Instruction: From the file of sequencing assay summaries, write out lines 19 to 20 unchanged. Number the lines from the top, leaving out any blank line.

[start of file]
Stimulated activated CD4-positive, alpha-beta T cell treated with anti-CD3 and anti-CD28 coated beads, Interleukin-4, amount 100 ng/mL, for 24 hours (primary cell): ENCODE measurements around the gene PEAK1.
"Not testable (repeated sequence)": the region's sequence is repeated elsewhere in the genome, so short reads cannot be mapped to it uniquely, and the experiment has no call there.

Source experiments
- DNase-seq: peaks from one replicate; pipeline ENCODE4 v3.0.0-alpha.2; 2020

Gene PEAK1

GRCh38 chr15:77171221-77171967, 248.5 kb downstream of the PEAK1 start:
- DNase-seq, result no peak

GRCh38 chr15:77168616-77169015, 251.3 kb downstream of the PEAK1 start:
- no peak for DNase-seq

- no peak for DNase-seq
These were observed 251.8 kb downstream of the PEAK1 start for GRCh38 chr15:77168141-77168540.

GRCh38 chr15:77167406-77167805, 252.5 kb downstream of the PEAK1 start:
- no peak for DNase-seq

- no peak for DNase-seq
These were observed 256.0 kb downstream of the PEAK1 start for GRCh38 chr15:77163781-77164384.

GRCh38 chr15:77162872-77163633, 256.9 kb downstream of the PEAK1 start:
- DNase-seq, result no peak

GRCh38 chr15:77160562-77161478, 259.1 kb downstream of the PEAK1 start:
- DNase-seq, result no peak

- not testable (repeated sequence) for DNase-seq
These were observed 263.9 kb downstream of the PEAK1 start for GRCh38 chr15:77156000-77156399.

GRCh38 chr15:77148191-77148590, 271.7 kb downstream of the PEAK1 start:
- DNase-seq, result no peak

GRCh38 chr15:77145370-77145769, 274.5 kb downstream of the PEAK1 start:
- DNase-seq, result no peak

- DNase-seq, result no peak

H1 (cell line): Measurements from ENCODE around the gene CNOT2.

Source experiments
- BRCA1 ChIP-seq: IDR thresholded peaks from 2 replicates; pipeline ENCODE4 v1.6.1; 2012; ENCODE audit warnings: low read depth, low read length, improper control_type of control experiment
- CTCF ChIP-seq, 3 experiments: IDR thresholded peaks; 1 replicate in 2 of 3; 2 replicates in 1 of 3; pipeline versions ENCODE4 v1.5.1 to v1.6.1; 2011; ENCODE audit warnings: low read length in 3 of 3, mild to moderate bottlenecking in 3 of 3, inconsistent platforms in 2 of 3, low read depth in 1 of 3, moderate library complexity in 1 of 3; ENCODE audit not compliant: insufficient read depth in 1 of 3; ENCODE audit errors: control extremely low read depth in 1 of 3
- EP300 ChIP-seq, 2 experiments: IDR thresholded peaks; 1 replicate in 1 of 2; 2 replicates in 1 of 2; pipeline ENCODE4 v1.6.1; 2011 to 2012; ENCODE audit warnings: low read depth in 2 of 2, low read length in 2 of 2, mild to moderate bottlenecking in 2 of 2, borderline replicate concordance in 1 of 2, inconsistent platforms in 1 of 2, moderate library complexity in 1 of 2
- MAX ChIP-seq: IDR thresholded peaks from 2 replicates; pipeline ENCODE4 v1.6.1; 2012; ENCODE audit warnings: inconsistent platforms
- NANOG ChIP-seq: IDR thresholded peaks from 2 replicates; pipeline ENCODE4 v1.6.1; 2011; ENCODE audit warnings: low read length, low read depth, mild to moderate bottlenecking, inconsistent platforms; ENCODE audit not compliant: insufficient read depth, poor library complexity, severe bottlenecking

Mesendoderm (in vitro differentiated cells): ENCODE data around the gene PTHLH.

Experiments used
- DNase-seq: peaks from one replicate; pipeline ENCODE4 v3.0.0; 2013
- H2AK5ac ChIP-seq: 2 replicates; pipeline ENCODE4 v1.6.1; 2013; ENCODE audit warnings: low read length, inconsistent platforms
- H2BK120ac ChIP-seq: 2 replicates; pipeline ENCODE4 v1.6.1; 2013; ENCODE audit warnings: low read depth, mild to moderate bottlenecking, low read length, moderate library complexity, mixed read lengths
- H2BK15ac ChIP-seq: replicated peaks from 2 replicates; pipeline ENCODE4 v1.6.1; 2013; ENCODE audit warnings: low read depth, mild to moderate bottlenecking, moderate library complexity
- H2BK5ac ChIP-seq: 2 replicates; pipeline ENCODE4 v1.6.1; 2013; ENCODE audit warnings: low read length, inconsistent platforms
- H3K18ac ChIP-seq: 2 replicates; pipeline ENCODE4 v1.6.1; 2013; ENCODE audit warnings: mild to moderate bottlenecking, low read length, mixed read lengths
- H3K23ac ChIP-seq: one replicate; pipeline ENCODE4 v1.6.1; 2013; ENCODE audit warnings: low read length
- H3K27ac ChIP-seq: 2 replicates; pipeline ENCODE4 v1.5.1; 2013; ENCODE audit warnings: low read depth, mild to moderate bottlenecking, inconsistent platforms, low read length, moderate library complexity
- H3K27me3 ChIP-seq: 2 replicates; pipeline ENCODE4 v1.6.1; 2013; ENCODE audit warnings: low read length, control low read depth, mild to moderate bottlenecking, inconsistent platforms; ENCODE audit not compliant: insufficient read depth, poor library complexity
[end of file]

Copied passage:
- DNase-seq, result no peak

- not testable (repeated sequence) for DNase-seq